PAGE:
These switches are basic enough. Blue surface, blue switch, you can participate in the competition. But obstacles are another matter. On the one hand, they are actually apples, and each has the color of the tree that it grows into-the tree you own will share the color of the surface on which you stand. What's more, you can only lift these apples and move them around when you are standing on a surface that matches their color. If you have to use some kind of lock to open the door, the lock is preferably part of the same color system and floor as Apple. Similarly, for example, if you hold a red apple and then move to a blue surface, you must accept that you place the red apple in the position where you stand, and it will stay in place until you move back to change again Into a red surface.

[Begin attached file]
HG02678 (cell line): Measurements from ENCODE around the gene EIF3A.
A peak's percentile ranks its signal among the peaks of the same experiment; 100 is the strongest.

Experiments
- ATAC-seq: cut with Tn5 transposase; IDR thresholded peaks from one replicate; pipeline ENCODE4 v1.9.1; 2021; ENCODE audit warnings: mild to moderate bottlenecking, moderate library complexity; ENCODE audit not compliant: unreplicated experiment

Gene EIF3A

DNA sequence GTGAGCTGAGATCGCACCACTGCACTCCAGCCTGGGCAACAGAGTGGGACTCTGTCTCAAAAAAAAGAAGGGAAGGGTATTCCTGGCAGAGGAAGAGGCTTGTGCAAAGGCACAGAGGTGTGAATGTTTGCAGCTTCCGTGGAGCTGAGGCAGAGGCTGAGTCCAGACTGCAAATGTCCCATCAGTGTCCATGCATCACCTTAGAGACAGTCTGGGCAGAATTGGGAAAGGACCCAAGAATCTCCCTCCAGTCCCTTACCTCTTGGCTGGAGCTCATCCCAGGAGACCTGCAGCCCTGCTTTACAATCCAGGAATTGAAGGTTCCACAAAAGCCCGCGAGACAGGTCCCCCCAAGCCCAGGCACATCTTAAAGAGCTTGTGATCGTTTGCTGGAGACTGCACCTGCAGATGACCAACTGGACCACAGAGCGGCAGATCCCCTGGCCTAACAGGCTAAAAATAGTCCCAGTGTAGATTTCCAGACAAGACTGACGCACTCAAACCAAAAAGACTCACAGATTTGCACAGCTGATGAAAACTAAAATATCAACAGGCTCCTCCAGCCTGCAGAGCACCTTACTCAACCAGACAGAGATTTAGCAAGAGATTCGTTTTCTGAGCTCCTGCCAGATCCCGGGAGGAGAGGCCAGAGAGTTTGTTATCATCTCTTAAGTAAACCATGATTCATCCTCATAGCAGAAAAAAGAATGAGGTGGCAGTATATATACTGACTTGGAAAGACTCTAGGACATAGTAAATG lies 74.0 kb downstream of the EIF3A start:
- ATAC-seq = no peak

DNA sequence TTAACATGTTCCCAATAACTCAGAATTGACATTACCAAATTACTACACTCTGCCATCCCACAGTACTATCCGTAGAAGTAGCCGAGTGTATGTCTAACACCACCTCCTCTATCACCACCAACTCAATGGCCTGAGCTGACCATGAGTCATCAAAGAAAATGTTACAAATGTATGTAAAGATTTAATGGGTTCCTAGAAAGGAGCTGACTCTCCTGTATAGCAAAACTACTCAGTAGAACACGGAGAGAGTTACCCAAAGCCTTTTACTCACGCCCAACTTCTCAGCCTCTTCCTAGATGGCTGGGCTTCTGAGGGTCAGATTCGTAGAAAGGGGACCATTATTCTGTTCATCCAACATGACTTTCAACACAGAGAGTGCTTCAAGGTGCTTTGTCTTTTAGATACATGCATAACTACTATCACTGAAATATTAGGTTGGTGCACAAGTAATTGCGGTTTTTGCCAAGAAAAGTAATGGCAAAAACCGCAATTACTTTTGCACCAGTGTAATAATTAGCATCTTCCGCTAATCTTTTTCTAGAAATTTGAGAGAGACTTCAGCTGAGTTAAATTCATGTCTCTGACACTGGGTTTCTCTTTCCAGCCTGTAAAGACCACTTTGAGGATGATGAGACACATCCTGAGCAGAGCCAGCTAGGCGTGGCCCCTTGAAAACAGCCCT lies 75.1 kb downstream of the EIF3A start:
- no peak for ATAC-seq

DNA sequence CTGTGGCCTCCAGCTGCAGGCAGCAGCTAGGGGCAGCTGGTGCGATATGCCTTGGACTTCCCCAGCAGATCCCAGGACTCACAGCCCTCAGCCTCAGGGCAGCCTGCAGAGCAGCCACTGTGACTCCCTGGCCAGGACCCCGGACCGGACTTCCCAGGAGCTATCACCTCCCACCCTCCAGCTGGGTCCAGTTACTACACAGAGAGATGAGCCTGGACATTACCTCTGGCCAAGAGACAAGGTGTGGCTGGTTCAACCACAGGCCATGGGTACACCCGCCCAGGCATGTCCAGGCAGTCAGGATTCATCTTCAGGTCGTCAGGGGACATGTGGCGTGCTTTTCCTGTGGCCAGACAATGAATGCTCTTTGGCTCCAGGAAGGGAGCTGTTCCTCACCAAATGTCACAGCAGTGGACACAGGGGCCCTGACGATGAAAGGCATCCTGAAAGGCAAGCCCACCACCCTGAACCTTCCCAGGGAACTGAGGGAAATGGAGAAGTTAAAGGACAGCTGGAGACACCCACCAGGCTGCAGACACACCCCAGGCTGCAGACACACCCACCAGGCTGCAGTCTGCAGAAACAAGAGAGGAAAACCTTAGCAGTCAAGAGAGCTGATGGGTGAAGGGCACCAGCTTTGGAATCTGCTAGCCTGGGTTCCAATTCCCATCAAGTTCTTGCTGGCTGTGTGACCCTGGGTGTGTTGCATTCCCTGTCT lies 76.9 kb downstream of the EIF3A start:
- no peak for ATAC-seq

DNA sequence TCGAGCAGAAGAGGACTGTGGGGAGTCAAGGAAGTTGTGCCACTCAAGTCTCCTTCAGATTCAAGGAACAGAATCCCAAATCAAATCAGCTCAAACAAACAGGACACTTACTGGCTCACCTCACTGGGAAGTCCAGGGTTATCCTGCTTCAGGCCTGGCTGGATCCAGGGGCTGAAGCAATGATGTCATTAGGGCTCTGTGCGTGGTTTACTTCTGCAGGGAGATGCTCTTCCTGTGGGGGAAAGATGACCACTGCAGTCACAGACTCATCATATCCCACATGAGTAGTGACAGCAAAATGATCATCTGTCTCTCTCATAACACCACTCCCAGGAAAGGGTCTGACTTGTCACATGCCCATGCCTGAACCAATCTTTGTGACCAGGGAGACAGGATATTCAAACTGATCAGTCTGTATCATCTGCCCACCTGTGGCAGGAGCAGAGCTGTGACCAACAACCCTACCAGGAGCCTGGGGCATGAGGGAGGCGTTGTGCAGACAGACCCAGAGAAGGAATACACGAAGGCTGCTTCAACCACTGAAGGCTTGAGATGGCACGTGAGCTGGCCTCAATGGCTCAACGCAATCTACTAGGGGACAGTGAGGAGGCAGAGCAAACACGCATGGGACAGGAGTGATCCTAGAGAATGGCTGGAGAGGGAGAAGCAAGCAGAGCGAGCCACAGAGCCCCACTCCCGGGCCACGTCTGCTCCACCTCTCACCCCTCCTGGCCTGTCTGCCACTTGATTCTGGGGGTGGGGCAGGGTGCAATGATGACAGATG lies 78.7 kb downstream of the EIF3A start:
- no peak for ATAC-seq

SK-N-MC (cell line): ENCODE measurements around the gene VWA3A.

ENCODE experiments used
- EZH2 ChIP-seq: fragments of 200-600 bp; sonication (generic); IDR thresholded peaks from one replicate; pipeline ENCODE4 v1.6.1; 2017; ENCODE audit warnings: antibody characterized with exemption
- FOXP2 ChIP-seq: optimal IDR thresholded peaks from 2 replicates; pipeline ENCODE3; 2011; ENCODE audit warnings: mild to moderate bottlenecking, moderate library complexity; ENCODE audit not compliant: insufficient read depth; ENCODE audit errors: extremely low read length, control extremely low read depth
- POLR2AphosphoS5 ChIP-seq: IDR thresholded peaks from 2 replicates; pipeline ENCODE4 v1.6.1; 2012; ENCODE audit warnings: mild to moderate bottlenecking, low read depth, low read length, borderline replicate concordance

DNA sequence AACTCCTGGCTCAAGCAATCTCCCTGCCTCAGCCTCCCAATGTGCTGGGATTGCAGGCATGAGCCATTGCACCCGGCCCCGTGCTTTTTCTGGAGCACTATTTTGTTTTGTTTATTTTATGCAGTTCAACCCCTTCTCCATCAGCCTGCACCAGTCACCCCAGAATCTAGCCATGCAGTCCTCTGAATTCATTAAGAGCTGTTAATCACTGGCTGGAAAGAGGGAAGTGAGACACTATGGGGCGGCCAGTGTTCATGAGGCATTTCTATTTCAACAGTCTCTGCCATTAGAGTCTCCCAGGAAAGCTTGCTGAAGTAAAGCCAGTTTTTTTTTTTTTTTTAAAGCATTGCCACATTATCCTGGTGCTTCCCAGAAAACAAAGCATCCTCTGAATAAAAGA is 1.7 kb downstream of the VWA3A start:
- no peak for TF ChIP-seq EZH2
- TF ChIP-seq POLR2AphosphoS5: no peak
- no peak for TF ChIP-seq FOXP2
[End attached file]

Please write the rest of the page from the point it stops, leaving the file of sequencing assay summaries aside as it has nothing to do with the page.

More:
I am vaguely wondering if this is an interesting quantum question about how each particular field corresponds to a particular particle. Sadly, all of my "knowledge" of these things came from reading the weird New Scientist magazine, when someone had always been obliged to leave it on the train, and it rarely happened, so we will Keep it here. Regardless, the key to your early learning in Manifold Garden is that even if the apple falls and you can't move it, you can still use
Suppose you have a red apple and it is stuck on the red floor. You are now standing on the blue floor and holding a blue apple. The good news is that you can use red apples as ledges to balance blue apples. Maybe this can help you bring blue apples where you need them eventually. Maybe it can anchor it in a game equivalent to a pressure plate and solve puzzles. Maybe it just teaches you something you need to understand in order to do more complicated things.